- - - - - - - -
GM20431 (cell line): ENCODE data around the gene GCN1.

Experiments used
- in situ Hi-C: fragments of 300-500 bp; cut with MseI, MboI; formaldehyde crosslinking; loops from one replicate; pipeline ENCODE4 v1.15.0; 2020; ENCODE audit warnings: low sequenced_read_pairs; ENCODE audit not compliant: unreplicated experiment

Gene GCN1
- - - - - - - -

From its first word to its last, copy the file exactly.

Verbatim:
GM20431 (cell line): ENCODE data around the gene GCN1.

Experiments used
- in situ Hi-C: fragments of 300-500 bp; cut with MseI, MboI; formaldehyde crosslinking; loops from one replicate; pipeline ENCODE4 v1.15.0; 2020; ENCODE audit warnings: low sequenced_read_pairs; ENCODE audit not compliant: unreplicated experiment

Gene GCN1